So instead of sending job applications left and right, and waiting to see if you get picked,do this: go and connect with your future boss or colleagues.

By that, I mean: avoid recruiters and HR employees that function as Gatekeepers and instead reach out directly to hiring managers or future colleagues.

Get them to know and like you, invest in building  genuine relationships and add value to them by sharing your expertise, generate trust, find out what their needs are, have them want you to help them.

A mantra that I firmly stand behind is: it will ALWAYS be more productive to connect with 100 people than to send 100 applications.

Job searching truth #3 Searching for a great job is pretty much like (blind) dating

Imagine you are on a first date with someone and after 15 minutes this person asks you to marry them because they’ve fallen deeply in love with you. How would you react? You would probably run away really, really fast, right?

That’s because there are three stages in the process of evolving relationships (Read more about that here)

If you get them wrong or you try to accelerate the steps, or even skip them, things might not turn out well. The first stage is to generate curiosity, the second stage is to generate engagement the third stage is to generate commitment. So, in the case of the first date wanting to commit without generating curiosity or engagement, it will probably lead to a failure.

Job searching is no different. First you go out and you generate curiosity. You check each other out and if you like what you see, you go out on a second date. You go to the movies, out for dinner, visit a museum or festival and you continue getting to know each other, generating excitement and over time, if you like each other more and more, you will commit to spending more time together. Looking for a job is no different

When it comes to the job market and getting shortlisted, your first impression is usually the last. For those that get off on the right foot, they might even get two chances if you get invited to a job interview, pass the screening call and move forward in the hiring process. But if you think about it, that’s still a “first impression” just with different people at different stages. 

As happens many times with dating, there are quite some underlying questions that both people are asking each other, while engaging in conversation and getting to know each other:

  • Does this person correspond to what they wrote on their resume and cover letter?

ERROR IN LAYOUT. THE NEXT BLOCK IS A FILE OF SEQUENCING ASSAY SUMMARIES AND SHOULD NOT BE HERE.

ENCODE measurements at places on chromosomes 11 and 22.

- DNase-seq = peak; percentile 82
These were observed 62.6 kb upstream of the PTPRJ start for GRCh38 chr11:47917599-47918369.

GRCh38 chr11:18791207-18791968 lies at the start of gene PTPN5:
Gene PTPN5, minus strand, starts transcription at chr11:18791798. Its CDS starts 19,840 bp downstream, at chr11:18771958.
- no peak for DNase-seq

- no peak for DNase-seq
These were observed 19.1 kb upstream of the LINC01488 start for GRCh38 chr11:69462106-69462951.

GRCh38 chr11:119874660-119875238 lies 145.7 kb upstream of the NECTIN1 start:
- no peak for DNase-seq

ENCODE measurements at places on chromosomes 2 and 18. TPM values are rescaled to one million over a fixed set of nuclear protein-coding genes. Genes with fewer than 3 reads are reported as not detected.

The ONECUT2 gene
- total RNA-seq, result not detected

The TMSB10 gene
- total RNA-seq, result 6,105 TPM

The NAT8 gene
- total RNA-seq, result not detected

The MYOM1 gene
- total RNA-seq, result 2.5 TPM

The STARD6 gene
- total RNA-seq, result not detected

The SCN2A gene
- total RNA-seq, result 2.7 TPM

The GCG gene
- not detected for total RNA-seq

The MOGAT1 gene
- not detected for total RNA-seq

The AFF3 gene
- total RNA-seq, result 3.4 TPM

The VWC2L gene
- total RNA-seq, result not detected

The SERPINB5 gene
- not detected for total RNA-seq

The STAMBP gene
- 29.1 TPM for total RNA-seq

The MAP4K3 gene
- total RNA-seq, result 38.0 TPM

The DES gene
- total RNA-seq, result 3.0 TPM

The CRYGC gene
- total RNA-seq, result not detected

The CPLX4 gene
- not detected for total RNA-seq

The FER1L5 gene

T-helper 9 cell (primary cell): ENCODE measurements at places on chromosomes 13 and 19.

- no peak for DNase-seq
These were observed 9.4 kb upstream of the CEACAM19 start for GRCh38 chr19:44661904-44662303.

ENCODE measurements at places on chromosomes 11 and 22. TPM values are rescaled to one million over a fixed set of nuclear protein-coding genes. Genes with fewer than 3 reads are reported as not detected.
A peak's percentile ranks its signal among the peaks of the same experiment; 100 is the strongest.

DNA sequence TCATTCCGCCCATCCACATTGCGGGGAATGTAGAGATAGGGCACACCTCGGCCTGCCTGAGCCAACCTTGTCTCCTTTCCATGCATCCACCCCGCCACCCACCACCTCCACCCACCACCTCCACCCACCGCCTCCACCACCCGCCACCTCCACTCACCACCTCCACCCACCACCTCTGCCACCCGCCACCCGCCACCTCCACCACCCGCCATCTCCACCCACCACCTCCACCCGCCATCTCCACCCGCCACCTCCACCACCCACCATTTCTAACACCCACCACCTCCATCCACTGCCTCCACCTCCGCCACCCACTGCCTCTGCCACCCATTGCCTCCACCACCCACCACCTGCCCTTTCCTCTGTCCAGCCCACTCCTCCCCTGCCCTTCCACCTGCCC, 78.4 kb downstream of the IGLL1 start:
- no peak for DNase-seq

• Will they fit our organisational culture, team dynamics, and align with our core values? 
  • Do they have what it takes to solve the problems we need to solve?
  • Do we like you? Do you like us?
  • Can we trust each other?
  • Can we do good work together?
  • Can we move the needle together? 

You are not powerless during a job search. So instead of making it challenging for yourself and giving up all your power to the hiring manager to understand your value, try doing these two things instead:

Get comfortable with rejection

My grandmother used to say: “He who never washes the dishes, never runs the risk of breaking them.” 

It’s the same with job searching. From the moment you start looking for a job and you start applying, you run the risk of being rejected. It’s part of the process. There’s not one without the other. So what you can do is make sure you “wash the dishes” carefully and with focused intention. If you organise your efforts accordingly, most likely you will succeed faster than you think. The rule to remember is to do as few applications as possible but ones that generate the most resonance as possible. 

For the times you get rejected, the invitation is to think of it with gratitude and allow yourself to continue moving forward. Your time will come and something else better will come your way. Remember that when they reject you, they are not rejecting YOU but your candidacy. They are rejecting a piece of paper. They don’t know you. They cannot know you after simply one or two hours of conversation. Hiring managers’ incapability to see your true value doesn’t reduce what and who you are. So just remember that rejection equals redirection and continue exploring until you find a great fit for you. 

Do the right things, in the correct order at the right time.

  1. Define what you want and why you want it. Think of clear job target titles people hire for.  
  2. Clarify your message in your marketing materials. (Resume, Cover Letter and LinkedIn profile)
  3. Reach out to people letting them know why you would like to connect with them
  4. Apply for those jobs where you have a high probability of getting shortlisted.

To your success!

Mr. Cover Letter

Looking for a job is time consuming and frustrating. Mr. Cover Letter has everything you need to clarify your story and value, engage with hiring managers and get shortlisted and land a great job, faster.

Actively looking for a job or about to start doing so? Consider taking advantage of my tools, joining a workshop or engaging in coaching. Otherwise, decide to become “one in a million” and sign up for updates down below.